The text from Handloads.com
Revolver checkout: how to tell if a particular specimen is any good
By Jim March
So you’re buying a revolver. New, used, doesn’t matter, you want a good one, right? How do check one over without firing it, right at the dealer’s counter or gun show table? This is how. All of this works with DA or SA wheelguns…”close the action” on most DAs means swing the cylinder in, on SA types, close the loading gate, on break opens, close ‘em. UNLOADED.
WARNING: most of these tests require violation of the “finger off trigger” rule. Therefore, be extremely careful about safe muzzle direction and making sure the gun is unloaded ahead of time, PERSONALLY, as you begin handling it.
Note: bring a small flashlight, something small and concentrated. A Photon or similar high-powered LED light is perfect. You also want feeler gauges if you’re not used to eyeballing cylinder gaps; at a minimum, bring a .002″, .004″ and .006″.
Note 2: no dry firing is required or desired at any point. It just pisses off the gun’s current owner.
1) With the gun UNLOADED (check for yourself!), close the action.
2) Thumb the hammer back, and while pulling the trigger, gently lower the hammer all the way down while keeping the trigger back – and KEEP holding the trigger once the hammer is down. (You’ve now put the gun in “full lockup” – keep it there for this and most other tests.)
3) With the trigger still back all the way, check for cylinder wiggle. Front/back is particularly undesirable; a bit of side to side is OK but it’s a bad thing if you can wiggle it one way, let go, and then spin it the other way a fraction of an inch and it stays there too. At the very least, it should “want” to stop in just one place (later, we’ll see if that place is any good). The ultimate is a “welded to the frame” feeling.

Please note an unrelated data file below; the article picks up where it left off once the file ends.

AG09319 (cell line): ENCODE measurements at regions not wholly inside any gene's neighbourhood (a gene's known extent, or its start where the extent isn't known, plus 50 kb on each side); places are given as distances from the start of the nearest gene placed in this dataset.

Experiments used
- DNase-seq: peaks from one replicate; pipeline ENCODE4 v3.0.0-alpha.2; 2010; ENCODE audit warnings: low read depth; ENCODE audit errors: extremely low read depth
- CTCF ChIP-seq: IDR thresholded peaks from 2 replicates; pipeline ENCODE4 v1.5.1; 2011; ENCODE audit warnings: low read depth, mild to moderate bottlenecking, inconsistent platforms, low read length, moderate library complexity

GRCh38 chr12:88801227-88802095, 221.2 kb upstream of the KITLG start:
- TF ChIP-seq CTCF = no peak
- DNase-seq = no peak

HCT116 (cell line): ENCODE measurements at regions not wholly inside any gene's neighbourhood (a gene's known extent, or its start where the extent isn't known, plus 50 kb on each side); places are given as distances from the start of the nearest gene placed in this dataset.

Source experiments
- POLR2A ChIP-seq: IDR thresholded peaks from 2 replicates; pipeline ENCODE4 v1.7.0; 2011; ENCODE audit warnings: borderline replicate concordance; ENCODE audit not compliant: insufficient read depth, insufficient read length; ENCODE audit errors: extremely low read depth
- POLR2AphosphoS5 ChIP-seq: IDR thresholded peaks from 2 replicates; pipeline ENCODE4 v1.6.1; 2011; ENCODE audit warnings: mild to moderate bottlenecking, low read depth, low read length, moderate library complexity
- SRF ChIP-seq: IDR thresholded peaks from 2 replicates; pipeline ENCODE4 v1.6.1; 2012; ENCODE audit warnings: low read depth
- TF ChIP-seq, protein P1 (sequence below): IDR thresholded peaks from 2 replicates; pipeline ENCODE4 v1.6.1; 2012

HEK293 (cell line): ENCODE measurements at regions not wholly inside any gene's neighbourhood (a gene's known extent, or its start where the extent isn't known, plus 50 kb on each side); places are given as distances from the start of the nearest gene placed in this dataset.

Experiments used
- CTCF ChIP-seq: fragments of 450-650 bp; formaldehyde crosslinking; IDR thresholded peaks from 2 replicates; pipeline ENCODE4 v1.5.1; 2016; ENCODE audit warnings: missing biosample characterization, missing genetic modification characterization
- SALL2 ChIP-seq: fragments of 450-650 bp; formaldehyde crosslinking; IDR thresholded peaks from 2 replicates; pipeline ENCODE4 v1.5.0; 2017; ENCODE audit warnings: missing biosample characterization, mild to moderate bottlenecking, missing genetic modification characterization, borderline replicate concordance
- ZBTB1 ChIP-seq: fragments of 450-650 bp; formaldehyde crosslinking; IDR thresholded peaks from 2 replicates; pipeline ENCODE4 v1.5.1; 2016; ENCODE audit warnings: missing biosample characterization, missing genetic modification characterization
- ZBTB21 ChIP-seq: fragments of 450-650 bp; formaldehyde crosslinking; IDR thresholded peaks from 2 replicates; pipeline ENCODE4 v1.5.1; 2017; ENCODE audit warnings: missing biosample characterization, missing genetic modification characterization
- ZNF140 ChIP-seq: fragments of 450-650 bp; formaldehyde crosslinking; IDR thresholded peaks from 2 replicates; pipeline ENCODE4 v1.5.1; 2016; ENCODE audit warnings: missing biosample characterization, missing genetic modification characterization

4) Still holding the trigger at full lockup, look sideways through the barrel/cylinder gap. If you can get a credit card in there, that ain’t good…velocity drops rapidly as the gap increases. Too tight isn’t good either, because burnt powder crud will “fill the gap” and start making the cylinder spin funky. My personal .38 snubbie is set at .002, usually considered the minimum…after about 40 shots at the range, I have to give the front of the cylinder a quick wipe so it spins free again. I consider that a reasonable tradeoff for the increased velocity because in a real fight, I ain’t gonna crank 40 rounds out of a 5-shot snub.
If you’re eyeballing it, you’ll have to hold it up sideways against an overhead light source.